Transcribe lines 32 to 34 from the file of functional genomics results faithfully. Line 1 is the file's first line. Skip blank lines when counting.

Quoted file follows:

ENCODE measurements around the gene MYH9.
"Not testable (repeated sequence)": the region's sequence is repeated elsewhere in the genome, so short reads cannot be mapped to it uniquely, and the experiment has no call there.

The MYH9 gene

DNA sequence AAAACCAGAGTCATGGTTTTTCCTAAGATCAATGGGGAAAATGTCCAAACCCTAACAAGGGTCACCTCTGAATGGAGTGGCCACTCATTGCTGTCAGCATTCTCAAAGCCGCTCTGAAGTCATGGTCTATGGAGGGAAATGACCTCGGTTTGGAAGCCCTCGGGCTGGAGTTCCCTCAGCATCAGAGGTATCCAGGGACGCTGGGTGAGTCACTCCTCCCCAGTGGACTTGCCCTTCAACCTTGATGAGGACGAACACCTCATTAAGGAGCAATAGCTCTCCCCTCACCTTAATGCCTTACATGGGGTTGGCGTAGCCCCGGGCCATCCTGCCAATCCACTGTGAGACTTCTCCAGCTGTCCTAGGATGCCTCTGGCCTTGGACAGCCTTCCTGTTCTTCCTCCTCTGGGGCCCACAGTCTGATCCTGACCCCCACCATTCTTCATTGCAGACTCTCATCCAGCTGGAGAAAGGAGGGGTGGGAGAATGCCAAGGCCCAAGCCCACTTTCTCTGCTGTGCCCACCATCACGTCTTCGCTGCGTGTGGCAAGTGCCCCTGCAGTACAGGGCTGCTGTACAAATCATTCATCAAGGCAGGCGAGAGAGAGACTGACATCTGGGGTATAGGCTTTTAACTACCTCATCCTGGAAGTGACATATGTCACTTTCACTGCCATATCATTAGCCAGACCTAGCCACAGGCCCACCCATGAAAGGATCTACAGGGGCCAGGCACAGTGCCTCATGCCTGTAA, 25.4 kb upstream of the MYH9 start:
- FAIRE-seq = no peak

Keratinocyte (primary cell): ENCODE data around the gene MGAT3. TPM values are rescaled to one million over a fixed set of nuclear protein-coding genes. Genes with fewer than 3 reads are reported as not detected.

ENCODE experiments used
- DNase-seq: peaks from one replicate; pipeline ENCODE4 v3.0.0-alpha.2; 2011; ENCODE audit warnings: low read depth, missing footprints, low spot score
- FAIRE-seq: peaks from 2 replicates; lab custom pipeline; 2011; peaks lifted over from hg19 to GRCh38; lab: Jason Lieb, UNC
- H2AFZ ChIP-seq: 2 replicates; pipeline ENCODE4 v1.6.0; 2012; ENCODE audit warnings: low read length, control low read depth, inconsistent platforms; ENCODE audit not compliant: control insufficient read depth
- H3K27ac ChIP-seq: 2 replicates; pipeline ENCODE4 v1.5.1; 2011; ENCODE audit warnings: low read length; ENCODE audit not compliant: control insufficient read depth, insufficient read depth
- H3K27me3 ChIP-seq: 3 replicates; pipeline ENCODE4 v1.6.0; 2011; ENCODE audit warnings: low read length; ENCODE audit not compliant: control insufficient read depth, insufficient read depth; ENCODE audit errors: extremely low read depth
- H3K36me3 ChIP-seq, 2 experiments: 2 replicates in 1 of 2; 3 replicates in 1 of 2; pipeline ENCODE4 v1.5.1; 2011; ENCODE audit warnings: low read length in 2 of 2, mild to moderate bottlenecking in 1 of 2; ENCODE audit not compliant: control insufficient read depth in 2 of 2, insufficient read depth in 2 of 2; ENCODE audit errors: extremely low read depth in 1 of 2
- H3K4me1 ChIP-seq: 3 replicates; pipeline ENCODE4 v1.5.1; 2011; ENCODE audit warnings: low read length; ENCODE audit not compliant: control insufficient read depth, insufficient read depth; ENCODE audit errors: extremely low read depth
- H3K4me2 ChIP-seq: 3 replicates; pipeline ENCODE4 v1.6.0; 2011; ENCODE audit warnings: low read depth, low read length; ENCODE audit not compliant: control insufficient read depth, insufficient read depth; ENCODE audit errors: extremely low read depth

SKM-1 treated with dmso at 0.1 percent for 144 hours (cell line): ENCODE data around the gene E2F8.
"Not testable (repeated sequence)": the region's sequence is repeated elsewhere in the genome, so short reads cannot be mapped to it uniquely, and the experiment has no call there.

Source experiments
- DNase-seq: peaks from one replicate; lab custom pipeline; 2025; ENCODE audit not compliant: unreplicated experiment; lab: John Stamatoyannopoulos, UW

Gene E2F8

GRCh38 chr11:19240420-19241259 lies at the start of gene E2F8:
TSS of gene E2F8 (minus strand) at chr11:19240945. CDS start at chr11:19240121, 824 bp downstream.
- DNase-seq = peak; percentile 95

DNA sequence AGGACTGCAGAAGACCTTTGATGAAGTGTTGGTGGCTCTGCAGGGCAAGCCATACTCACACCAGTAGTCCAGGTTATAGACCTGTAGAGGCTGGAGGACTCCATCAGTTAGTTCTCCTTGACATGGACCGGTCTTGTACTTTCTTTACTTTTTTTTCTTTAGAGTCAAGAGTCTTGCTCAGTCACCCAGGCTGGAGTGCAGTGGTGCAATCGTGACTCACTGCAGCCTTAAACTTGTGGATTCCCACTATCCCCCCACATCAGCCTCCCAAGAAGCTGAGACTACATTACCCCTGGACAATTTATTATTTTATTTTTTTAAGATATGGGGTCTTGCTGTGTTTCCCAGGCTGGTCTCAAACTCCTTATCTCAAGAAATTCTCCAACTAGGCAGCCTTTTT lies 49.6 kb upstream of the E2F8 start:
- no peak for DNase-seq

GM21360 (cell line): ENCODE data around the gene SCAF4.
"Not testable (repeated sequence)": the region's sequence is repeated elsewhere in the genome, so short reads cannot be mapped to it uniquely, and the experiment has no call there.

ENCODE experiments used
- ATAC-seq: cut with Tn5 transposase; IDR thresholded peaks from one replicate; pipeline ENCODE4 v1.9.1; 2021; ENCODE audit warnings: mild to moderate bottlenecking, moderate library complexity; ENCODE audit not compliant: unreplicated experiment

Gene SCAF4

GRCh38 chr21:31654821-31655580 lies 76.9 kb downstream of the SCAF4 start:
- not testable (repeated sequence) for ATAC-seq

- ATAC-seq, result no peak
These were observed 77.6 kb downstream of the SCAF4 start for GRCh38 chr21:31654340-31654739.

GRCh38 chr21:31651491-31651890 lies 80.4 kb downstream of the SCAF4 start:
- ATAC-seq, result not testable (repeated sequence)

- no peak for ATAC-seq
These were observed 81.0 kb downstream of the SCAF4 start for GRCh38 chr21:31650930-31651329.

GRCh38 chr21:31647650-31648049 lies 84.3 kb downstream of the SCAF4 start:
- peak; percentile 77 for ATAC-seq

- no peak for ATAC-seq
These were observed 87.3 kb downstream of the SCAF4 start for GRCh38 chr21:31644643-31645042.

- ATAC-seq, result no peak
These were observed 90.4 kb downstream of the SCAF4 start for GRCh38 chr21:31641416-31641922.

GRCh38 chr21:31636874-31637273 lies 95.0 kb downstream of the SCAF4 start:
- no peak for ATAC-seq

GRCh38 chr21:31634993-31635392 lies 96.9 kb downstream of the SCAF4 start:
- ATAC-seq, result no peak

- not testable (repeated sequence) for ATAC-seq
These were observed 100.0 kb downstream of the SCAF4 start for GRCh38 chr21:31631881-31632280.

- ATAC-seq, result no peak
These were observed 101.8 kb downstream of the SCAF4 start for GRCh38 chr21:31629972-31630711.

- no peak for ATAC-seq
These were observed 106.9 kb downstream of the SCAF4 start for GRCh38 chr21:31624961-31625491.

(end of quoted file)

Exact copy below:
- not testable (repeated sequence) for ATAC-seq

- ATAC-seq, result no peak
These were observed 77.6 kb downstream of the SCAF4 start for GRCh38 chr21:31654340-31654739.